Ultimate Reasoning Behind Office Hoteling Software

April 18, 2017

Conventional wisdom is that office hoteling and other forms of space-sharing have one primary value proposition: reduced real estate and administrative costs. In today’s competitive economic environment, controlling expenses is obviously important—but cost is only one factor. The real goal is achieving value.

A recent survey of hiring managers found that companies are six times more likely to choose the most qualified worker over the least expensive. Clearly, organizations realize that high value, rather than low cost, is the ultimate goal. This same perspective should be applied in the development of modern office spaces.

How Hoteling’s Value Propositions Go Beyond Cost Reduction

Hoteling and other workspace management systems offer more than a quick opportunity to cut costs—but what does a successful hoteling strategy actually add to your organization?

The answer lies in how a flexible office empowers your workforce by making it easy for teams and individuals to work in whatever space is best suited to their current projects or day-to-day schedule. With today’s technology, it is increasingly cost-effective to deploy real-time booking tools enabling workers to reserve desks, meeting rooms, or other shared resources from any device.

Versatile cloud-based scheduling tools are ideal from the employee perspective, because this enables them to reserve space from anywhere—using a web browser on a home computer, from a smartphone application while on the go, or using integrated on-site technology.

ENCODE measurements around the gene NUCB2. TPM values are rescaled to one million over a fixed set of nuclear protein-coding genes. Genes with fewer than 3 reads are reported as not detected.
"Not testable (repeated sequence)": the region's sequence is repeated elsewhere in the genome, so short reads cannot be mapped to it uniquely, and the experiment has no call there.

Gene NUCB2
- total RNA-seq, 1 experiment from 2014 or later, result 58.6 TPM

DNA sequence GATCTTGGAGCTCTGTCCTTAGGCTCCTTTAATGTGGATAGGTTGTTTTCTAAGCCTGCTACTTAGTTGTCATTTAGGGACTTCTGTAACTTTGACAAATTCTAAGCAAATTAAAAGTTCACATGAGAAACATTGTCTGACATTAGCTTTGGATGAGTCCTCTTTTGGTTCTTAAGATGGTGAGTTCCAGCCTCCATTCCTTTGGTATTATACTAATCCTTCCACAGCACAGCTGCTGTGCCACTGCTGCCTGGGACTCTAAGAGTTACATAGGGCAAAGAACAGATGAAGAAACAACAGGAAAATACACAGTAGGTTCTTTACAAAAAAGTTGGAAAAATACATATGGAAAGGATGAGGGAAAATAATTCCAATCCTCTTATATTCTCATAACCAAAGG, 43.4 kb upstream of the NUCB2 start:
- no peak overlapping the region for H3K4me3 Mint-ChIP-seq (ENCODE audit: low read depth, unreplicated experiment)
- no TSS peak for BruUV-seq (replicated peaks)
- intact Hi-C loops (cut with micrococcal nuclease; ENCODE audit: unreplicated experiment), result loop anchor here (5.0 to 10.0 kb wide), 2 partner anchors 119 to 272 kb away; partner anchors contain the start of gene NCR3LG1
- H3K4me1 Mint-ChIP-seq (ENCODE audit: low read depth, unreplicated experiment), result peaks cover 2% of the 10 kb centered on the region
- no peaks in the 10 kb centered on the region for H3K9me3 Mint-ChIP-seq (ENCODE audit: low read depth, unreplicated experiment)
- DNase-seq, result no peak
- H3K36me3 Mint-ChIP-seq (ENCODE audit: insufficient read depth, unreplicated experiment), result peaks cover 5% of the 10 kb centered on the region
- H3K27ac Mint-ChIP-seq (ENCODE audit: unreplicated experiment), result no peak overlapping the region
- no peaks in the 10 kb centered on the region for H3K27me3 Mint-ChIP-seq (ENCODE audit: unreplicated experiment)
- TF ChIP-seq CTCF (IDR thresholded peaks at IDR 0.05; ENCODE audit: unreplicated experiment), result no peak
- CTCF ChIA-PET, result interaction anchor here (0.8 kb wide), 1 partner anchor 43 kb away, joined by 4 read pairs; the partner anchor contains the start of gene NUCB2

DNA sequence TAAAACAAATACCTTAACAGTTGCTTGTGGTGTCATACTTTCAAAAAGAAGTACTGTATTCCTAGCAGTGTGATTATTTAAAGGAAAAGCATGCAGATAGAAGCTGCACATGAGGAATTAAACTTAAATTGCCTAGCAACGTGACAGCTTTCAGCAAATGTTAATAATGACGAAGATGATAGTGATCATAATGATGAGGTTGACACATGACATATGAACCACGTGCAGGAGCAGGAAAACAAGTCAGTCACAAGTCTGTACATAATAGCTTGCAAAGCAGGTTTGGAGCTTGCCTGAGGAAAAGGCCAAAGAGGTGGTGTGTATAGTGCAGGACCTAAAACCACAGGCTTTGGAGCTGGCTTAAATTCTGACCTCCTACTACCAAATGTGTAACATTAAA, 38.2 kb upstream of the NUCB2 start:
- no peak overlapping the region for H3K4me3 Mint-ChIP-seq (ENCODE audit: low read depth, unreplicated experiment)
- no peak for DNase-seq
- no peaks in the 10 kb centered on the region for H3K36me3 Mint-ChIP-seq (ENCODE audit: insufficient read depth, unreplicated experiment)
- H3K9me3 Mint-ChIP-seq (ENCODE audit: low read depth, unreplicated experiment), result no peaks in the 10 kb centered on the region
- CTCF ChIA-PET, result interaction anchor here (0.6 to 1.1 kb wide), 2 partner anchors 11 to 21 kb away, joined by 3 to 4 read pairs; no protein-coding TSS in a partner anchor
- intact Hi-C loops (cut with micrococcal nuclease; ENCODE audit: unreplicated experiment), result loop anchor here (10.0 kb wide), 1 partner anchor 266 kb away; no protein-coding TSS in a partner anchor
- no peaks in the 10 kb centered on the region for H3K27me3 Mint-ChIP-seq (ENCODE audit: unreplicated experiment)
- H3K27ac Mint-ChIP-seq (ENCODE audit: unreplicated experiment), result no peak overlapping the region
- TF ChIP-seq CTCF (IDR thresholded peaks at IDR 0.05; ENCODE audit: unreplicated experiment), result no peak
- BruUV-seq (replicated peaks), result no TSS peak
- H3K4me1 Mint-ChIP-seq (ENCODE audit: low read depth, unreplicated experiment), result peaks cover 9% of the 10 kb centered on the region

Giving employees the power to select their own workspaces also provides valuable feedback that can help your organization optimize its real estate investments. Workspace management software with comprehensive reporting tools enables companies to drill down into the patterns and trends in office bookings to determine how and where employees prefer to work.

Ask your employees what they want in a workspace and you’ll get the same general answers: fresh air, natural light, not too loud, not too isolated, etc. But when you actually allow employees to choose where they work, you’ll get hard data (e.g. the cubicles near the windows fill up every morning but a cluster of desks near the internal elevators is seldom used and the space might be utilized more effectively for a different purpose).

Ideally, schedule information can be validated or examined by comparing bookings against actual workspace utilization data from on-site occupancy sensors. This provides the most accurate, comprehensive view of how people and space function together within your organization.

Learn more about hoteling software and strategies.